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6 Simple Steps For Your In-Ground Pool Closing

For pool owners, the saddest season of the year has come: pool closing season. After the final pool festivities during Labor Day, the last thing you want to do is stress about whether or not you’ve closed your pool correctly.

That’s why we made a list of steps for closing your pool, just like we did in May for opening your pool. ​Just follow these six steps for proper closing, so you don’t have to worry about it over winter and can enjoy your pool for many summers to come.

1. Balance the water chemistry.

This step needs to be done 24 hours before the next steps. Using balancing chemicals, balance the pH, alkalinity level and calcium hardness. Balancing the chemicals protects the pool from scale buildup that can over the winter months. You can also shock the pool with chlorine and add algae removal products to kill all of the remaining bacteria and keep algae from growing in the water.

2. Clean the pool.

After letting the chemicals circulate for 24 hours, clean the pool like you would in a routine cleaning by vacuuming the sides and bottom of the pool and removing all floating debris. Empty out the skimmer basket. You can then remove the rails and ladders, rinse them off, lay them out to dry, and then properly store them.

3. Turn off the filter and skimmer valve.

Turn the multi-port valve handle to the “backwash” position and turn the pump on to start backwashing the filter. The water level should begin to lower. It should be lowered until it is below the skimmer, as demonstrated in the picture above. If you are using a mesh cover, the water should be lowered 12 to 18 inches below the skimmer. If you are using a solid, floating cover, the water should be lowered three to six inches below the skimmer. This process should take between 30 minutes to one hour. You can then open the skimmer valve and keep the pump running until the skimmer gurgles. Once this happens, turn off the pump. Then, remove the eyeball fittings and the skimmer basket.

Note: If you’re using an automatic cover for the pool over the winter, do not drain the water level. The pool cover will not be able to support itself or anything on it, such as snow, if the water level is not at a normal operating level. This may lead to damage to the cover and prevent it from working properly.

4. Clean the filter and filter tank.

Now, you can begin to take the filter apart and clean it. To start, open the vent valve at the top of the tank. Remove the drain plug at the bottom of the tank, and water should come out quickly. Once it’s drained, take off the top of the tank. Lift the filter grids and remove them from the tank. To clean, hose them off and soak them for 12 hours in filter cleaner. A large bucket or garbage can work well as containers for soaking them. After they are cleaned and dried, you can put them back in the filter tank after you have drained and dried everything in it (next step).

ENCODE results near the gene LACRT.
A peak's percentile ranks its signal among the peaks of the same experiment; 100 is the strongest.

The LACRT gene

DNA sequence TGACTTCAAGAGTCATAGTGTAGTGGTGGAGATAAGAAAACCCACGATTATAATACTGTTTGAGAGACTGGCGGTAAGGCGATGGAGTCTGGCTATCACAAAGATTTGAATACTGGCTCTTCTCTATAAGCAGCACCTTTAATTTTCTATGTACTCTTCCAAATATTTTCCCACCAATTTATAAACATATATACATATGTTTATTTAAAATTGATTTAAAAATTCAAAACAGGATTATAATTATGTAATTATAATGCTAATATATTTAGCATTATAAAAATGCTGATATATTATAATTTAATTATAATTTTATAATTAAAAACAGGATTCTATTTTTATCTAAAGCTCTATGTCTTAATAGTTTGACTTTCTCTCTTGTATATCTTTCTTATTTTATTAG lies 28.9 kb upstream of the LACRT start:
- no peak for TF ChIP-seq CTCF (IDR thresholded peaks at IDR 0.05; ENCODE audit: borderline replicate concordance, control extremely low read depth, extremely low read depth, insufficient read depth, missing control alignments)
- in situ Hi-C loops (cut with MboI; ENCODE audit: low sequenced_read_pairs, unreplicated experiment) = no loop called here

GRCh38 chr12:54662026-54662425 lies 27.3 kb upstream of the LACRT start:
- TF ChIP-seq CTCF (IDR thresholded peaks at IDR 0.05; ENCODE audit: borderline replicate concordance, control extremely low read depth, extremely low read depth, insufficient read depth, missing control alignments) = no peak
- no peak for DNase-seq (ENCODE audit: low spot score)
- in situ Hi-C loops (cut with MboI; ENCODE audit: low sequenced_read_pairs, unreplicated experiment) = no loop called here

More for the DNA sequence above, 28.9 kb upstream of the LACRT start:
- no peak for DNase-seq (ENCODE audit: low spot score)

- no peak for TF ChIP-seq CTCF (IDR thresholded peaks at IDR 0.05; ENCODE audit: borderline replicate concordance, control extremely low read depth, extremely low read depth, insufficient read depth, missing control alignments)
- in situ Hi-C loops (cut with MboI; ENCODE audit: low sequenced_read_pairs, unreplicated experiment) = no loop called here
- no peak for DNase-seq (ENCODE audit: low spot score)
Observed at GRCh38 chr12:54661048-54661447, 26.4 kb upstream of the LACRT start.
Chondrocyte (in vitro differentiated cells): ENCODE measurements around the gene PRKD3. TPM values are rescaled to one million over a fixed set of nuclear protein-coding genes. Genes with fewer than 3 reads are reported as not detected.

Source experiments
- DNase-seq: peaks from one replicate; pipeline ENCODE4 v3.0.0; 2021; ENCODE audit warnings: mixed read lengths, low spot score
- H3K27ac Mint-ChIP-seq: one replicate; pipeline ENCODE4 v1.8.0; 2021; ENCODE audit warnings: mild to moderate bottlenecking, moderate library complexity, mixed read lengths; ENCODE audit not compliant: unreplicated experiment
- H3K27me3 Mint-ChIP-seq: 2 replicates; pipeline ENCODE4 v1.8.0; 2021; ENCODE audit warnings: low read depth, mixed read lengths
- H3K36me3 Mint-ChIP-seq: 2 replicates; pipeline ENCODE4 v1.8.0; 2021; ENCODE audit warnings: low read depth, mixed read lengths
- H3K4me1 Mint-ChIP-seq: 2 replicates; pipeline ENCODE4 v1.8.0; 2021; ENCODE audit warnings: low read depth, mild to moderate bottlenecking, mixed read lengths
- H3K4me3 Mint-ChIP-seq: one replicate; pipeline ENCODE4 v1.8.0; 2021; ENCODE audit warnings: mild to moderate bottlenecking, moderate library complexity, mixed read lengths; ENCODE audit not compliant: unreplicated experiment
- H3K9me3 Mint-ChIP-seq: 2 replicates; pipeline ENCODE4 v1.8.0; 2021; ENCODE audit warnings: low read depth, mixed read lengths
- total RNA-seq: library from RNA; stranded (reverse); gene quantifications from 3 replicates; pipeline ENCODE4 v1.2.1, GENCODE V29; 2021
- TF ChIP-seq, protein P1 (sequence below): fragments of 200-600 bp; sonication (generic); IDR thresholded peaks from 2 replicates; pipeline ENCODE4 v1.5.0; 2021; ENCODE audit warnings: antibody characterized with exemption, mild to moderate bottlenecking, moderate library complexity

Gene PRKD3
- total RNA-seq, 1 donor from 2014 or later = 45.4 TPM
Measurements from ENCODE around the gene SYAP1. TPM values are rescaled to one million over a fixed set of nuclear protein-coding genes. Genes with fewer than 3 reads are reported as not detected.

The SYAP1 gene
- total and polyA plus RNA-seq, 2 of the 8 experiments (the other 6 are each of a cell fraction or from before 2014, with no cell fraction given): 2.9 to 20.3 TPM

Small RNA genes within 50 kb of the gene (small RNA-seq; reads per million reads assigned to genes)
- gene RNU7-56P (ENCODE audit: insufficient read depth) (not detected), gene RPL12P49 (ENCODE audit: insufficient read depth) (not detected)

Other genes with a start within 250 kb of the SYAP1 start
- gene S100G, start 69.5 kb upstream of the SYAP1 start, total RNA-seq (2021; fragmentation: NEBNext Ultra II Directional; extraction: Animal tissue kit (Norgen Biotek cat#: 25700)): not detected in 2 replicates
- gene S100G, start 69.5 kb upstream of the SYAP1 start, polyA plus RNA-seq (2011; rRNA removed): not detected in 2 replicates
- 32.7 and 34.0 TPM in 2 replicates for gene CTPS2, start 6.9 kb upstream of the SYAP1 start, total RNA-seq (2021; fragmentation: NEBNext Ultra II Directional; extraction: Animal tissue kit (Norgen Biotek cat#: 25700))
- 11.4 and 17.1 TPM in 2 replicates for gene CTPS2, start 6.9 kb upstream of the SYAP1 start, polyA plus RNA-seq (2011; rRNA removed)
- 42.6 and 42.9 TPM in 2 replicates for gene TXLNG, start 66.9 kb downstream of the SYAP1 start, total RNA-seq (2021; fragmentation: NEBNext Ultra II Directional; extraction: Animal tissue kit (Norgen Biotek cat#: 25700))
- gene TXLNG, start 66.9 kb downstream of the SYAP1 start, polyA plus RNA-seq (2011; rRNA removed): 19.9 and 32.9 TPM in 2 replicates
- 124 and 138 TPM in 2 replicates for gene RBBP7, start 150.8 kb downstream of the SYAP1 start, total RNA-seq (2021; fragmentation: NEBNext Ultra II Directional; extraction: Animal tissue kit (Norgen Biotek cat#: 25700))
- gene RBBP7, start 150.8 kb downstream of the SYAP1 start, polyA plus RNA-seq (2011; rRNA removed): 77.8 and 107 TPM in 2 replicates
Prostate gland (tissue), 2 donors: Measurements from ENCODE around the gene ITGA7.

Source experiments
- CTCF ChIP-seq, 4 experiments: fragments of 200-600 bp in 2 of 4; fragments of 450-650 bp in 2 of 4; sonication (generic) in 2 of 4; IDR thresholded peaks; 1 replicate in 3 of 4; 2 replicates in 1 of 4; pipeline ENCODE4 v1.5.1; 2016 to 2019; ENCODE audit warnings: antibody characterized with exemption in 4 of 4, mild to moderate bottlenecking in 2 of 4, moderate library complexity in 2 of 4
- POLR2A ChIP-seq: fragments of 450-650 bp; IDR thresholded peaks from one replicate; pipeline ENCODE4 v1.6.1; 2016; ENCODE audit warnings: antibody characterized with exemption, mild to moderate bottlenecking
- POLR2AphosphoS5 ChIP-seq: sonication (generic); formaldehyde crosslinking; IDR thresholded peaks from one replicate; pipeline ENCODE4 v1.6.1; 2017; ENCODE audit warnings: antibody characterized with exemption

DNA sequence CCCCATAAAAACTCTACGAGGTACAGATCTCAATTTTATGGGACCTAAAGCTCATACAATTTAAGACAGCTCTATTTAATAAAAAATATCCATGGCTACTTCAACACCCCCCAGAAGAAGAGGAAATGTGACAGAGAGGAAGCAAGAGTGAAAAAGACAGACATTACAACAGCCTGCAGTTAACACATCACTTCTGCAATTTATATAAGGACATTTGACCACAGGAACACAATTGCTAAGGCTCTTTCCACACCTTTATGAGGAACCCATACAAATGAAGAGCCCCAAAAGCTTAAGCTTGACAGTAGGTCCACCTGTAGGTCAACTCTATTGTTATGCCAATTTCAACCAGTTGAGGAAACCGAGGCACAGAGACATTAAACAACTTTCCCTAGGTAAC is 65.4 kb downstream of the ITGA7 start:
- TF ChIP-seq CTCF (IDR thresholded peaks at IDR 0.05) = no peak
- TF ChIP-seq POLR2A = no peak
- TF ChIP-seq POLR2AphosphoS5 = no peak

5. Drain, dry and winterize the plumbing.

It’s time to drain and dry the return and skimmer lines, the pump and the chlorinator. To dry the lines, you’ll need a shop vacuum that has a blow setting. Drain the lines, then blow water out by putting the shop vacuum’s hose on top of the standing pipe. Blow air through the lines until there is just air and not water coming out. If you are worried there is still water in the lines, you can put in antifreeze to keep them from freezing. You will need about a half to one gallon of antifreeze per line. Once you have dried them and/or put in antifreeze, put winter plugs in the fittings. When doing this process with the chlorinator, remember to be careful when opening the lid and keep your face away while opening it and remove remaining sticks and tablets. Afterwards, make sure everything is turned to off or closed.

6. Finish it up.

If you have a heater for your pool, turn off the gas valve inside of the heater and close and shut off the gas line. Be sure the multi-port valve is turned to the “closed” position. If you have a solar cover, hose it off, lay it out to dry, then put back on the reel and place in storage. Add a winter chemicals kit to the pool. Install the winter cover. And you are done!

If you’re closing your pool by yourself and come across some technical difficulties, don’t get angry; closing a pool can be tricky. Just let us know by either contacting us or filling out a service request form and we’ll help you take care of it.

Article provided by wikiHow, a wiki that is building the world’s largest and highest quality how-to manual. Please edit this article and find author credits at the original wikiHow article on Close Your Swimming Pool for the Winter. Content on wikiHow can be shared under a Creative Commons License.

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